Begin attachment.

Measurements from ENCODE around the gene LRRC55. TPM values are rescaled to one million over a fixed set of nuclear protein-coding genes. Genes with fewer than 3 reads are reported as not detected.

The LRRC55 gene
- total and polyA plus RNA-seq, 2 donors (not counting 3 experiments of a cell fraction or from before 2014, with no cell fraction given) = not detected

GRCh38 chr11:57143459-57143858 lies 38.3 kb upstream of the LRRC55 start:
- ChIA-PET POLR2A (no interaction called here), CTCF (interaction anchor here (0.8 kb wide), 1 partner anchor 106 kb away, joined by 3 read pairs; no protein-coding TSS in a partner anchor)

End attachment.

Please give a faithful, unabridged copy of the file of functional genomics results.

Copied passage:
Measurements from ENCODE around the gene LRRC55. TPM values are rescaled to one million over a fixed set of nuclear protein-coding genes. Genes with fewer than 3 reads are reported as not detected.

The LRRC55 gene
- total and polyA plus RNA-seq, 2 donors (not counting 3 experiments of a cell fraction or from before 2014, with no cell fraction given) = not detected

GRCh38 chr11:57143459-57143858 lies 38.3 kb upstream of the LRRC55 start:
- ChIA-PET POLR2A (no interaction called here), CTCF (interaction anchor here (0.8 kb wide), 1 partner anchor 106 kb away, joined by 3 read pairs; no protein-coding TSS in a partner anchor)